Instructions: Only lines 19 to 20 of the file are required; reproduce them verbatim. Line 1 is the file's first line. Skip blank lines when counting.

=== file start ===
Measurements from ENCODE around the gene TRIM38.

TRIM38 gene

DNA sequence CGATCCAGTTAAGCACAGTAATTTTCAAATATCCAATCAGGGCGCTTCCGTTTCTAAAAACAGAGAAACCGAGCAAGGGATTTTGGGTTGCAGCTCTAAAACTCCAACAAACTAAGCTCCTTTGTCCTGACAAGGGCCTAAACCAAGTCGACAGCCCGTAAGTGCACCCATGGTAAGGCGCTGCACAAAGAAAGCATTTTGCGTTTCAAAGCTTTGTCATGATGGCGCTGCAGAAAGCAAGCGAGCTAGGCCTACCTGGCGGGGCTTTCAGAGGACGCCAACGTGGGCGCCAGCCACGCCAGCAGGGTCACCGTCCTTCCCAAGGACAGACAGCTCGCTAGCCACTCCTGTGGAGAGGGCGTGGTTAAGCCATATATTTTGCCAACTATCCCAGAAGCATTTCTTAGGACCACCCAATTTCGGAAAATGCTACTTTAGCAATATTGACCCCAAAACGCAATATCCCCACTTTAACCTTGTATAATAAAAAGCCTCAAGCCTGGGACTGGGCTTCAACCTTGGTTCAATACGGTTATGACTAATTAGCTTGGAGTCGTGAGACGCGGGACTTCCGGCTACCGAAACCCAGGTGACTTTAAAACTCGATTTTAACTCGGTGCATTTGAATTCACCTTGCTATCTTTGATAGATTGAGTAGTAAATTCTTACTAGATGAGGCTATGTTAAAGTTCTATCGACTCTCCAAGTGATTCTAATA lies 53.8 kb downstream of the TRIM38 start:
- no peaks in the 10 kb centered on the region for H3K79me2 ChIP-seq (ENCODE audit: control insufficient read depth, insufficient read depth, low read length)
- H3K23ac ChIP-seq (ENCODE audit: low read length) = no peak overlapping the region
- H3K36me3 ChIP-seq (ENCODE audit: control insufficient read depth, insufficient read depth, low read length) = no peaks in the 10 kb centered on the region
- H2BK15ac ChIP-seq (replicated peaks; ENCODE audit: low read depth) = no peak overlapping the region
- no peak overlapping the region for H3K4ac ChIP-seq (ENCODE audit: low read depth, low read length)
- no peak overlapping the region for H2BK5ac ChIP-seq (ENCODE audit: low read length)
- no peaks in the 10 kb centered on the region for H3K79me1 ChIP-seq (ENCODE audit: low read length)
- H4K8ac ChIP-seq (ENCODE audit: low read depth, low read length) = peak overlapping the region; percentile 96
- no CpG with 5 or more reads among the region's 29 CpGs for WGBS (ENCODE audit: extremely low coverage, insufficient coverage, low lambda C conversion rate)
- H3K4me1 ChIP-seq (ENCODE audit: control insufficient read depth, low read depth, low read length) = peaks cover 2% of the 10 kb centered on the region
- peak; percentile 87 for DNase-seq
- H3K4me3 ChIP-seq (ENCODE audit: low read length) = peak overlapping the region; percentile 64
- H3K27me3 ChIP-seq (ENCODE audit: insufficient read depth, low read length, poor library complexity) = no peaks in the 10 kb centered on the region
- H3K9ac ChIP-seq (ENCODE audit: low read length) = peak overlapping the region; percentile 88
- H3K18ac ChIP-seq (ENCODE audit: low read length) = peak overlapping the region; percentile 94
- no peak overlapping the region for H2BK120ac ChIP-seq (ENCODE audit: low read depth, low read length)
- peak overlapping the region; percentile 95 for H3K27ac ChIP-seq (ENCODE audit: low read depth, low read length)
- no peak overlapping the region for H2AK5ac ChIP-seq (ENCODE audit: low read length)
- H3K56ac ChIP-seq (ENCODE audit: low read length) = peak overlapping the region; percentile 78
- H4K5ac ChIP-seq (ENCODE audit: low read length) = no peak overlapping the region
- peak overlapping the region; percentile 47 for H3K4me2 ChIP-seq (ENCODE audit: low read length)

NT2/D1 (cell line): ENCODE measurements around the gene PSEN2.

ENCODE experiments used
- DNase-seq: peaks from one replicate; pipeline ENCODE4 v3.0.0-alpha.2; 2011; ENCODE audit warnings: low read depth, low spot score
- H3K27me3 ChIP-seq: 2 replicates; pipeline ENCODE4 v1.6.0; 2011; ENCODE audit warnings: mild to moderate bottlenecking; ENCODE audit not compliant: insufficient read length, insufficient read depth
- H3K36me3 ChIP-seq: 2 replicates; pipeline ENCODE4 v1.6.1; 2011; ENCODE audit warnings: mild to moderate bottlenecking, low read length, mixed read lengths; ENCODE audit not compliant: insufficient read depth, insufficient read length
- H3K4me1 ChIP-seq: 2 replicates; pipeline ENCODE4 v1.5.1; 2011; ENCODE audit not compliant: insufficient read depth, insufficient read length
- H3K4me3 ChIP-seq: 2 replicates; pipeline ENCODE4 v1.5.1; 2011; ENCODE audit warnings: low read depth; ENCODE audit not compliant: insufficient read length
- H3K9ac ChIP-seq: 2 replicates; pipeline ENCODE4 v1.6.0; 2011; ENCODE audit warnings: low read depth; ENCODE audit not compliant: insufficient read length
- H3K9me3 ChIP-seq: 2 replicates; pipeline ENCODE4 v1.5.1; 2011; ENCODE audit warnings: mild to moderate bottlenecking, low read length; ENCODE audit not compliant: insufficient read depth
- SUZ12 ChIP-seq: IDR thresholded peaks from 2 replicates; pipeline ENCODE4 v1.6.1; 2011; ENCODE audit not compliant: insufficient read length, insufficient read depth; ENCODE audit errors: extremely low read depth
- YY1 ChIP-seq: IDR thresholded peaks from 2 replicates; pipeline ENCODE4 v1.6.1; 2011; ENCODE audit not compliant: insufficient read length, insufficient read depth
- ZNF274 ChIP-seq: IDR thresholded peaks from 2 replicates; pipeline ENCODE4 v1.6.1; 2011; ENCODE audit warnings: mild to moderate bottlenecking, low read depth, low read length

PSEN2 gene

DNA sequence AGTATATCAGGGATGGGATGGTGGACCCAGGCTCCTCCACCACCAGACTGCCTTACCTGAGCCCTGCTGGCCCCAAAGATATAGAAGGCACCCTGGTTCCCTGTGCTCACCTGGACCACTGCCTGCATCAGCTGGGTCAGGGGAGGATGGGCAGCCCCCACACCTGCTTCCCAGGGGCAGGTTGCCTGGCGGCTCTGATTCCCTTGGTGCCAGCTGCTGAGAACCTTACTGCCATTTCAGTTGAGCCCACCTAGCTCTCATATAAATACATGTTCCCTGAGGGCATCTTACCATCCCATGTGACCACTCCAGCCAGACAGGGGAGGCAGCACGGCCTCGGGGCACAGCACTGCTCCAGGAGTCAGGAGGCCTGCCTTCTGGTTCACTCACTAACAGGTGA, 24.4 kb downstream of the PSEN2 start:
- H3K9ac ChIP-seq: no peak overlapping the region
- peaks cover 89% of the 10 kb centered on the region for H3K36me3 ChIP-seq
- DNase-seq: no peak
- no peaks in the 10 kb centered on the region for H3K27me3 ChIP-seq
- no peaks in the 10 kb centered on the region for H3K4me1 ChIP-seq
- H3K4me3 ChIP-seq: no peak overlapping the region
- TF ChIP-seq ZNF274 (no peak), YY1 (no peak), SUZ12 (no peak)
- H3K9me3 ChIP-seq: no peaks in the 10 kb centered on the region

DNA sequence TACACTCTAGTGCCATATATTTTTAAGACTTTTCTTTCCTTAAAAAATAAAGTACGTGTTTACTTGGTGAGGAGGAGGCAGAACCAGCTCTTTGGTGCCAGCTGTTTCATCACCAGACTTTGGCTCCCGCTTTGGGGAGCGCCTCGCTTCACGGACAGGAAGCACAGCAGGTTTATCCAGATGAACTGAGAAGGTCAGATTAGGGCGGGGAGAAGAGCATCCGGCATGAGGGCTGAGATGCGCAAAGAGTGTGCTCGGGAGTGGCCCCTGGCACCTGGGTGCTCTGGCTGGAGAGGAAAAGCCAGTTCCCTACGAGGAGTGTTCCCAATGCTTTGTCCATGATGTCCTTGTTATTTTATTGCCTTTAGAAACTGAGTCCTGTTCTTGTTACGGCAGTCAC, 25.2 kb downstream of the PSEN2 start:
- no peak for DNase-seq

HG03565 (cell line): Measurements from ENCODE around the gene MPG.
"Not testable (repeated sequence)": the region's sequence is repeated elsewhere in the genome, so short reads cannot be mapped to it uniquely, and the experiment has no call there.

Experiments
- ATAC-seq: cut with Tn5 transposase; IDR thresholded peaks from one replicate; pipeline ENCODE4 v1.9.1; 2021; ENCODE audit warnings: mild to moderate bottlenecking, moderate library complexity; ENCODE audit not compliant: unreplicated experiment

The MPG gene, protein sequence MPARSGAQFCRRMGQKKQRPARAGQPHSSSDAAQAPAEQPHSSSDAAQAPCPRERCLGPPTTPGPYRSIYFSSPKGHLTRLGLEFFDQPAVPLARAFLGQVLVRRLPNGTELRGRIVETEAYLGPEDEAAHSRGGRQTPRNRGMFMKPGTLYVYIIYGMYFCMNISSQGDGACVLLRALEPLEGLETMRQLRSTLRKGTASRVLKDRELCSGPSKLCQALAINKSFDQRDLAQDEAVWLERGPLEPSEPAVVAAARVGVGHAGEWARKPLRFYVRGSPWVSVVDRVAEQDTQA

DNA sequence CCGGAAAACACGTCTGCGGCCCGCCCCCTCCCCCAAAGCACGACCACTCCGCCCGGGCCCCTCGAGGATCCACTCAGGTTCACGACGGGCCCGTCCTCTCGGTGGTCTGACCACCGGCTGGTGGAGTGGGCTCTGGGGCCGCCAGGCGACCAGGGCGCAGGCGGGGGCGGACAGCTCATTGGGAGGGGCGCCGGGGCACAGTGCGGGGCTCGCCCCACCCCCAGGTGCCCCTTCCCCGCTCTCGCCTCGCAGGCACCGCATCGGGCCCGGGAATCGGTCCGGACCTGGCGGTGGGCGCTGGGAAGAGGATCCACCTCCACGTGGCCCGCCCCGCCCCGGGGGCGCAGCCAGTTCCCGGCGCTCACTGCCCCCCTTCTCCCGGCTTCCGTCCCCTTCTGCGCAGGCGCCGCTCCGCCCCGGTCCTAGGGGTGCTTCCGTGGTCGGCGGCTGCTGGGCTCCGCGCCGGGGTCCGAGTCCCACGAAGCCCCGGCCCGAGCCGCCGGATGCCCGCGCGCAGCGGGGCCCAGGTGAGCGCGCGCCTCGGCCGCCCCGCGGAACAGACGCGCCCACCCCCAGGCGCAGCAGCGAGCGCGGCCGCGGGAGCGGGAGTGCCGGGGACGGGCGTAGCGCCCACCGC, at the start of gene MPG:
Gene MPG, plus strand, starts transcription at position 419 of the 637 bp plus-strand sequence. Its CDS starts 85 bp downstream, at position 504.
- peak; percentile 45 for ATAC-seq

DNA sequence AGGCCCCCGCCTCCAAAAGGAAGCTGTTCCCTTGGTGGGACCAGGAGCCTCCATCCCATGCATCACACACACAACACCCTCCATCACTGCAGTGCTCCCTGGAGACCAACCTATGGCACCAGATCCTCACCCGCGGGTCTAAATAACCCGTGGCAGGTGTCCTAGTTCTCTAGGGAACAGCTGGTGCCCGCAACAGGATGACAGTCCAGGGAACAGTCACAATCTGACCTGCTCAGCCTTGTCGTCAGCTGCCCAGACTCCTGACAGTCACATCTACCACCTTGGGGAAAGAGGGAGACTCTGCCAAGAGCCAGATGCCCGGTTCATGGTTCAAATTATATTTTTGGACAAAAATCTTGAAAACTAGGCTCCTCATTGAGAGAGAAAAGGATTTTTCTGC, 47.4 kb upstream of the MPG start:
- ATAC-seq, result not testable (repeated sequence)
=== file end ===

- no peak overlapping the region for H2BK120ac ChIP-seq (ENCODE audit: low read depth, low read length)
- peak overlapping the region; percentile 95 for H3K27ac ChIP-seq (ENCODE audit: low read depth, low read length)